Postoperative procedure consisted in immobilising the knee with a brace for 6 weeks in extension and total non weight bearing of the limb for 3 months. After 3 months partial progressive weight bearing was allowed until total weight bearing at 6 months. At 9 months they were allowed to carry out sports activities in closed kinematic chain such as walking swimming or cycling and after one year normal life was resumed.


Demographic data is reflected in Table 1. These were young patients, all of whom were male, none overweight, all with normal axes and no predominance of side.

The patients were studied using clinical tests at the beginning and after 2 years; Lysholm who studied function, Tegner to evaluate the return to sports and KOOS who assessed the quality of life. The results at 2 years are contained in Table 2.

Table 2.

Results at 2 years.

Cases  Lysholm Preop.  Lysholm 2 years  Tegner Preop.  Tegner 2 years  KOOS Preop.  KOOS 2 years  MOCART 2 years 
62  96  43  91  42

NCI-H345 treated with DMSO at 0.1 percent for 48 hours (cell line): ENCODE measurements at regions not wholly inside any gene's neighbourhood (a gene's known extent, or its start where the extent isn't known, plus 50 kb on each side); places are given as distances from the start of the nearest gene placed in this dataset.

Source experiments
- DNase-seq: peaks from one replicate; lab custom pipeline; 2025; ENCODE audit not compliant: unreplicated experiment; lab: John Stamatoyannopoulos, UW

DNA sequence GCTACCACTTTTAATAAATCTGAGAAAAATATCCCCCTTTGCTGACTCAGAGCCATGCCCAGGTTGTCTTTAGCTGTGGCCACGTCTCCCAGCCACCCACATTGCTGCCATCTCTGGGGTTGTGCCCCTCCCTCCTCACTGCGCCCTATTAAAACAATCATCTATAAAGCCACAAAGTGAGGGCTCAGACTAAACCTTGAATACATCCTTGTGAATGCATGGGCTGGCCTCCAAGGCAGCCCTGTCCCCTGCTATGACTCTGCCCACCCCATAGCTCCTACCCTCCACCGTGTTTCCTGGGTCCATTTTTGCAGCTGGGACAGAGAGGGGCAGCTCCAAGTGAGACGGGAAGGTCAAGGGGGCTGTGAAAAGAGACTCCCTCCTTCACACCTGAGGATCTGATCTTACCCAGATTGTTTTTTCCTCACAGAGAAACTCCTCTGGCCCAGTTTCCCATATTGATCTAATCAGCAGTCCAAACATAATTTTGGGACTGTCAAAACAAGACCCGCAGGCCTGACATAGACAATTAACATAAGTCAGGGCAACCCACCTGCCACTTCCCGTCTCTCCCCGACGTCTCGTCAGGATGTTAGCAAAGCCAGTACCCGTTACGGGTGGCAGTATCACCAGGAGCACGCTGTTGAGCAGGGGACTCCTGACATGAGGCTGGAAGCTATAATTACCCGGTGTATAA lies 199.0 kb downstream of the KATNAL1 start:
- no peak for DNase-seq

62  96  43  91  44 
72  97  48  92  64 
63  97  48  92  50 
58  90  44  90  48 
56  89  48  93  44 
60  97  49  93  61 
Median (p25;p75)  62 (58;63)  96 (90;97)  3 (2;4)  8 (7;9)  48 (43;48)  92 (91;93)  48 (44;61) 
p-Valuea  .017  .017  .017         

Comparison between the pre and postoperative levels using the non parametric test for paired Wilcoxon values.

All patients improved in function to scores which were considered good, returned to demanding sports practising after a year and achieved a good or excellent quality of life. The statistical significance of the change in pre and postoperative scores was researched using the Wilcoxon test, demonstrating improvement in the 3 functional indexes.